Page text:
SINGAPORE- Singapore’s economic growth remains sluggish amid the lacklustre global outlook, Monetary Authority of Singapore (MAS) managing director Ravi Menon cautioned.
Uncertainty around Brexit will weigh on the European Union’s economy, while there has been a lack of trade and investment demand from the United States, he noted during the MAS annual report briefing on Monday. Recent executive condo launches include Treasure Crest and Northwave EC while existing ones include The Terrace EC, Brownstone EC, The Visionaire EC, Parc Life EC , Waterwoods EC, Signature at Yishun, Skypark Residences, Wandervale EC, The Vales EC, The Criterion EC, The Amore EC, Bellewaters EC, Bellewoods EC.
Against this backdrop, Singapore’s economic performance in the second half of 2016 will be similar to the first half – when growth averaged at 2.2 per cent year on year – with some “month-to-month volatility”.
“The trade cluster is showing tentative signs of stabilisation with improvement in certain segments,” Mr Menon noted, pointing to the electronics sector’s sequential growth in April and May.But modern services, such as financial and engineering services, will experience slower growth than they previously did.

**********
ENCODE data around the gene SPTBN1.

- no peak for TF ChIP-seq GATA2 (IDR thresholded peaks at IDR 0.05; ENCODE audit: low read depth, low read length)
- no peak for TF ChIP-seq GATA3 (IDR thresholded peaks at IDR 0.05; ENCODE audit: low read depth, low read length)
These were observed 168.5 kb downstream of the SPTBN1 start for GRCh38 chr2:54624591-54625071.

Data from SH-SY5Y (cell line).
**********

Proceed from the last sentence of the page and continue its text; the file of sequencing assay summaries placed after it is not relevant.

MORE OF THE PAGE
“The forecast for growth in 2016 is 1 to 3 per cent. The Ministry of Trade and Industry and MAS are reviewing this range,” Mr Menon added.
Meanwhile, the MAS intends to maintain its current Singdollar exchange rate policy stance, barring a significant shift in the inflation outlook.
In April, the MAS moved to a zero per cent rate of appreciation for the Singdollar nominal effective exchange rate policy band.
Singapore’s core inflation rate will likely average around 1 per cent, and trend towards the historical average of close to 2 per cent over 2017, Mr Menon said.
It’s also “too early” to unwind the property cooling measures, he added.
“Household balance sheets have started to strengthen, with annual growth in household debt moderating to 1.7 per cent in the first quarter of 2016, down from 8 per cent over the last five years.
“But there is still some way to go, to entrench the gains in stabilising the property market and restoring household debt sustainability.”